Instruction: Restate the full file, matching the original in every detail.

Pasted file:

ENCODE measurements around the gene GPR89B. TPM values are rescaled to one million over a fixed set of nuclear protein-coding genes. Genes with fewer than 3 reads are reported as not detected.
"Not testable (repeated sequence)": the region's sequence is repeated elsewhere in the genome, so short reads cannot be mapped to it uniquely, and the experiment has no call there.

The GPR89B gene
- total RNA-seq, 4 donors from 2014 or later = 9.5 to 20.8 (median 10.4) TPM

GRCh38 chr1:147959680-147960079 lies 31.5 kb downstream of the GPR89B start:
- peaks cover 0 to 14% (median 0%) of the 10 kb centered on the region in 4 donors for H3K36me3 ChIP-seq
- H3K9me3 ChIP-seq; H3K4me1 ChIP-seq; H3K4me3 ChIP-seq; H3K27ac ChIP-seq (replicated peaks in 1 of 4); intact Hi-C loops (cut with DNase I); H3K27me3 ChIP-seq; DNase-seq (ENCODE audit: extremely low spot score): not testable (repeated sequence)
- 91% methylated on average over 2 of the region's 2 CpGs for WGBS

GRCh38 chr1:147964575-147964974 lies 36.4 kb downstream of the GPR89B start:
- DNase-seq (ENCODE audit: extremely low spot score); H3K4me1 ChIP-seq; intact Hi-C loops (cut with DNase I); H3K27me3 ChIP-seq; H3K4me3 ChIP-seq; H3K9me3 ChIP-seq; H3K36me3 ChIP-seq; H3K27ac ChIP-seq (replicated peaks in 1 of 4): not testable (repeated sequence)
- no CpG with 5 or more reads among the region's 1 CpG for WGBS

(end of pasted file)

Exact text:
ENCODE measurements around the gene GPR89B. TPM values are rescaled to one million over a fixed set of nuclear protein-coding genes. Genes with fewer than 3 reads are reported as not detected.
"Not testable (repeated sequence)": the region's sequence is repeated elsewhere in the genome, so short reads cannot be mapped to it uniquely, and the experiment has no call there.

The GPR89B gene
- total RNA-seq, 4 donors from 2014 or later = 9.5 to 20.8 (median 10.4) TPM

GRCh38 chr1:147959680-147960079 lies 31.5 kb downstream of the GPR89B start:
- peaks cover 0 to 14% (median 0%) of the 10 kb centered on the region in 4 donors for H3K36me3 ChIP-seq
- H3K9me3 ChIP-seq; H3K4me1 ChIP-seq; H3K4me3 ChIP-seq; H3K27ac ChIP-seq (replicated peaks in 1 of 4); intact Hi-C loops (cut with DNase I); H3K27me3 ChIP-seq; DNase-seq (ENCODE audit: extremely low spot score): not testable (repeated sequence)
- 91% methylated on average over 2 of the region's 2 CpGs for WGBS

GRCh38 chr1:147964575-147964974 lies 36.4 kb downstream of the GPR89B start:
- DNase-seq (ENCODE audit: extremely low spot score); H3K4me1 ChIP-seq; intact Hi-C loops (cut with DNase I); H3K27me3 ChIP-seq; H3K4me3 ChIP-seq; H3K9me3 ChIP-seq; H3K36me3 ChIP-seq; H3K27ac ChIP-seq (replicated peaks in 1 of 4): not testable (repeated sequence)
- no CpG with 5 or more reads among the region's 1 CpG for WGBS